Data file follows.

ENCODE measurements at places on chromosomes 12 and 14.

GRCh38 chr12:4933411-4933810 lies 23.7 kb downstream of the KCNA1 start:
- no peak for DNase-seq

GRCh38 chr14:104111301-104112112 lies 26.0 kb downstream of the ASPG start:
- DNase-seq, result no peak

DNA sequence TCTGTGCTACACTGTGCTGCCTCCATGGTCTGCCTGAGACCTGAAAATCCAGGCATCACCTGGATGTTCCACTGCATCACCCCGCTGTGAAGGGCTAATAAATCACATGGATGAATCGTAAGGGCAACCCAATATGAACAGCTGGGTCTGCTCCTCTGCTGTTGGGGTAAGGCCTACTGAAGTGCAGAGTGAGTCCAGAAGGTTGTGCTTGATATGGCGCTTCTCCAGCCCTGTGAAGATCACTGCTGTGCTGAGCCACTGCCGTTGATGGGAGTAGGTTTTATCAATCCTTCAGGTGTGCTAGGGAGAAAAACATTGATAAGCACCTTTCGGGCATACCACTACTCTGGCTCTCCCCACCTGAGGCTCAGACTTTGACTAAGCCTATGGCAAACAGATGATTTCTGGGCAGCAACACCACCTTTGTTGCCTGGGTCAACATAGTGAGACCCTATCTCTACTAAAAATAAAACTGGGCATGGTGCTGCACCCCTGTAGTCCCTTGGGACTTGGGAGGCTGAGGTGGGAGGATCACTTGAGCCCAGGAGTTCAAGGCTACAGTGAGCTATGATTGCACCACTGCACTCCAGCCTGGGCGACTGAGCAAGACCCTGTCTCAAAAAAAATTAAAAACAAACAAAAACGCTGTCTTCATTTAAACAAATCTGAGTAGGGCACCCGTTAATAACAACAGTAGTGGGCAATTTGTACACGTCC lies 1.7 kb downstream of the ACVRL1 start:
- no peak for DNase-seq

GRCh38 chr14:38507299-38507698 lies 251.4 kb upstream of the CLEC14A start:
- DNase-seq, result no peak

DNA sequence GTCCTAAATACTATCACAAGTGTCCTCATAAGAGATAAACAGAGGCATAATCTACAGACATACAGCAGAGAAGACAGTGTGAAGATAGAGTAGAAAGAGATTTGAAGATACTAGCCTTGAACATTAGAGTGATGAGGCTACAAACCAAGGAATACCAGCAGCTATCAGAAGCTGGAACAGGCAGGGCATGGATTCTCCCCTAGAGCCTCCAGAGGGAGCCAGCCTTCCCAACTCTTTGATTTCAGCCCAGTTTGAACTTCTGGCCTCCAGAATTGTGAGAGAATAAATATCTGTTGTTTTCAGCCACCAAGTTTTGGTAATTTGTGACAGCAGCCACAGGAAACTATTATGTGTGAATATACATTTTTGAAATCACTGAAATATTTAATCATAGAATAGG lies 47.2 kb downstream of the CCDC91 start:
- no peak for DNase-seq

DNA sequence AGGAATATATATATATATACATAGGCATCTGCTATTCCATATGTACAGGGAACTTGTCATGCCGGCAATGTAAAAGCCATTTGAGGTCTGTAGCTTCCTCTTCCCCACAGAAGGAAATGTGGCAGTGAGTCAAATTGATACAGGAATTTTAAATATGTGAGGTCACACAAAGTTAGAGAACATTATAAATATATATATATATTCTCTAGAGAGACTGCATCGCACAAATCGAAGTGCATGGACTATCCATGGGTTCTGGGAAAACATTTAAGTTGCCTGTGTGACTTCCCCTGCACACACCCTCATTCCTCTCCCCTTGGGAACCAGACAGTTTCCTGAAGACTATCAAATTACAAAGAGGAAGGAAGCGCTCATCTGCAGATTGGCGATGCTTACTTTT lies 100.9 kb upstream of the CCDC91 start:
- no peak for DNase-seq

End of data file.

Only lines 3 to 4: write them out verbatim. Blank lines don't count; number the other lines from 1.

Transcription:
- no peak for DNase-seq

GRCh38 chr14:104111301-104112112 lies 26.0 kb downstream of the ASPG start: